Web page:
more than 93,000 acres.

All grants are awarded through a competitive process.  Funding for the
program is generated from excise taxes on fishing equipment and motorboat
and small engine fuels.  These taxes
are
deposited into the Sport Fish Restoration Account of the
Aquatic
Resources Trust Fund (commonly called Wallop-Breaux after its Congressional
sponsors).

The U.S. Fish and Wildlife Service is the principal federal agency
responsible for conserving, protecting, and enhancing fish, wildlife and
plants and their habitats for the continuing benefit of the American
people.  The Service manages the 93- million-acre National Wildlife Refuge
System comprised of more than 500 national wildlife refuges, thousands of
small
wetlands,
and other special management areas.  It also operates 66
national
fish hatcheries, 64 fish and wildlife management assistance offices and 78
ecological services field stations.  The agency enforces federal wildlife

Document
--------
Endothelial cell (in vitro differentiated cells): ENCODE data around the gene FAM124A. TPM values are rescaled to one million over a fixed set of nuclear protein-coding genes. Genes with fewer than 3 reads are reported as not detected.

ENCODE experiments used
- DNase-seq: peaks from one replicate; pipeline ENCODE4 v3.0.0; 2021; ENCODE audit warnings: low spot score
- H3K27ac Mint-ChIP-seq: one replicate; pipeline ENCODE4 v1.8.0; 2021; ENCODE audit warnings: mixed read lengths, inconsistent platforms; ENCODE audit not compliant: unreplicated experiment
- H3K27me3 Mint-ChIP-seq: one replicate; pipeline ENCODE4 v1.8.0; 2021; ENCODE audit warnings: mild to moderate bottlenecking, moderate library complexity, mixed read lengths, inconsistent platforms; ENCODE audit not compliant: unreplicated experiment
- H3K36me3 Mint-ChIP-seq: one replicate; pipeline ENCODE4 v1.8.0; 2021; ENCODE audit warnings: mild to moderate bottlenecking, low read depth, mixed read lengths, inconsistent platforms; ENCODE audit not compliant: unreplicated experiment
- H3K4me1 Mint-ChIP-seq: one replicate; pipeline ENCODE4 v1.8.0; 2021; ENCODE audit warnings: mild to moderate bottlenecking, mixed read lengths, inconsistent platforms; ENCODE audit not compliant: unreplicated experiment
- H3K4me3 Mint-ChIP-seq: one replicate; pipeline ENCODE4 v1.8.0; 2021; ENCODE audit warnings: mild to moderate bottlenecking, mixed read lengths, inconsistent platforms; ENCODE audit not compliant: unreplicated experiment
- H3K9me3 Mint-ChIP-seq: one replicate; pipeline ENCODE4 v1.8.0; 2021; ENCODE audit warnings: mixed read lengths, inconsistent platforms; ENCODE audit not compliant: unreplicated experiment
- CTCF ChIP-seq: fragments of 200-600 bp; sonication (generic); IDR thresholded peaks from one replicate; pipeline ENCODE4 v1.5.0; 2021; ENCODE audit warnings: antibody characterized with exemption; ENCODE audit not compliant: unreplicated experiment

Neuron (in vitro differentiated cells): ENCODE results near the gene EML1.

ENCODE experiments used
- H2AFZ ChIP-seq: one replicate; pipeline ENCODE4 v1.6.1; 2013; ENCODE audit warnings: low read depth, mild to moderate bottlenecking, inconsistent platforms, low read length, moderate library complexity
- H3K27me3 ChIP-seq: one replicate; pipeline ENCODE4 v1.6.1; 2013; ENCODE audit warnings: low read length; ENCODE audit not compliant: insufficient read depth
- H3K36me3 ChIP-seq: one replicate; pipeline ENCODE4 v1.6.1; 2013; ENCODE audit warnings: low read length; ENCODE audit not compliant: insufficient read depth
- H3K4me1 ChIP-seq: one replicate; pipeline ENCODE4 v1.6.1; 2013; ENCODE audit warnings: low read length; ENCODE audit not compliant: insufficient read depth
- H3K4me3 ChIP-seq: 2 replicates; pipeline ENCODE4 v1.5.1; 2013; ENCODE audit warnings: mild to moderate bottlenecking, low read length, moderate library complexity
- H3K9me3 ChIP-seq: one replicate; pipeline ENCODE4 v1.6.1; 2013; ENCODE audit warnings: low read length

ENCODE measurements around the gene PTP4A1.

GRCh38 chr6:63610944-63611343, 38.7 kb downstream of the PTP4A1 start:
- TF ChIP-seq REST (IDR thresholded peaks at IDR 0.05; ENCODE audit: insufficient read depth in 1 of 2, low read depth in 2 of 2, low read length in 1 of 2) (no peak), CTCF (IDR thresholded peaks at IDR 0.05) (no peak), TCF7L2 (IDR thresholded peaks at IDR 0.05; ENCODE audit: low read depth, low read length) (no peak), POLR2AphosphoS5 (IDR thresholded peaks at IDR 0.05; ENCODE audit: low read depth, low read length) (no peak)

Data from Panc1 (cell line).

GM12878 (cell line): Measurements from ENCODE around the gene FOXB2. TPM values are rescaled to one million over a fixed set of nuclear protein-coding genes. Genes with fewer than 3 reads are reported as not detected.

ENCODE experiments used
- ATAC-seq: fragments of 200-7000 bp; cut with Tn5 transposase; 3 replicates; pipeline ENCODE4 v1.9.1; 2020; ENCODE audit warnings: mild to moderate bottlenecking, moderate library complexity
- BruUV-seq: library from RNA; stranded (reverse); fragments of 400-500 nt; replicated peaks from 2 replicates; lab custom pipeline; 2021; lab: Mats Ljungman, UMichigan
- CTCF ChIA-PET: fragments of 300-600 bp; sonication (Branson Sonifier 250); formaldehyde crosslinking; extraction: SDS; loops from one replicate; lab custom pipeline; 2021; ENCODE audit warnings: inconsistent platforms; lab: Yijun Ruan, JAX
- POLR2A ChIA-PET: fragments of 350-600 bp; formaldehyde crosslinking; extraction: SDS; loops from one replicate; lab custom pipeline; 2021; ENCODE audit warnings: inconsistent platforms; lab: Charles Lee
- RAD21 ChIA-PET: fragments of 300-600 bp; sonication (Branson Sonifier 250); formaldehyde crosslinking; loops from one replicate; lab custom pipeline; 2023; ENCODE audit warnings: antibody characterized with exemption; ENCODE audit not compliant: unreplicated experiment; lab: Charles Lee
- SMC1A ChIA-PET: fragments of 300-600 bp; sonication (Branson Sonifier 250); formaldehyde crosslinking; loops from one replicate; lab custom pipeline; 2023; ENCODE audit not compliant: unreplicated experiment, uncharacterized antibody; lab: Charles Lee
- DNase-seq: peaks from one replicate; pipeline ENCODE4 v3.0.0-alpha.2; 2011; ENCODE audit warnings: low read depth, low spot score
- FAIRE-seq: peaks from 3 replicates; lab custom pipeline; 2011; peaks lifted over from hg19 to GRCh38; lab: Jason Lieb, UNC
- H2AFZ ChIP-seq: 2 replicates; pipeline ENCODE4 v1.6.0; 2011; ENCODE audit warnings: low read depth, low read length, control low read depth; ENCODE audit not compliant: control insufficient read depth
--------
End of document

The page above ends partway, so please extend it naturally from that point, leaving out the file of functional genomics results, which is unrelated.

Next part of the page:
laws, administers the Endangered Species Act, manages migratory bird
populations, restores nationally significant fisheries, conserves and
restores
wildlife
habitat such as wetlands, and helps foreign governments with their
conservation efforts.  It also oversees the Federal Aid program that
distributes hundreds of millions of dollars in excise taxes on fishing and
hunting equipment to state fish and wildlife agencies.

For more information about the National Coastal Wetlands Conservation
Grants program write to the National Coastal Wetlands Conservation Grant
Program, Division of Habitat Conservation, U.S. Fish and Wildlife Service,
4401 North
Fairfax
Drive, Room 400, Arlington, Virginia  22203; or visit the program's
Internet site at http://www.fws.gov/cep/cwgcover.html.


                             -FWS-



     spawning habitat of the historic summer chum population
now
     being re-introduced to Chimacum Creek.

     Federal:  $500,000       State:         $500,000
     Partners: $50,500

     Lower Dungeness and Sequim Bay Coastal Wetlands:  The Washington
     Department of Fish and Wildlife, with
assistance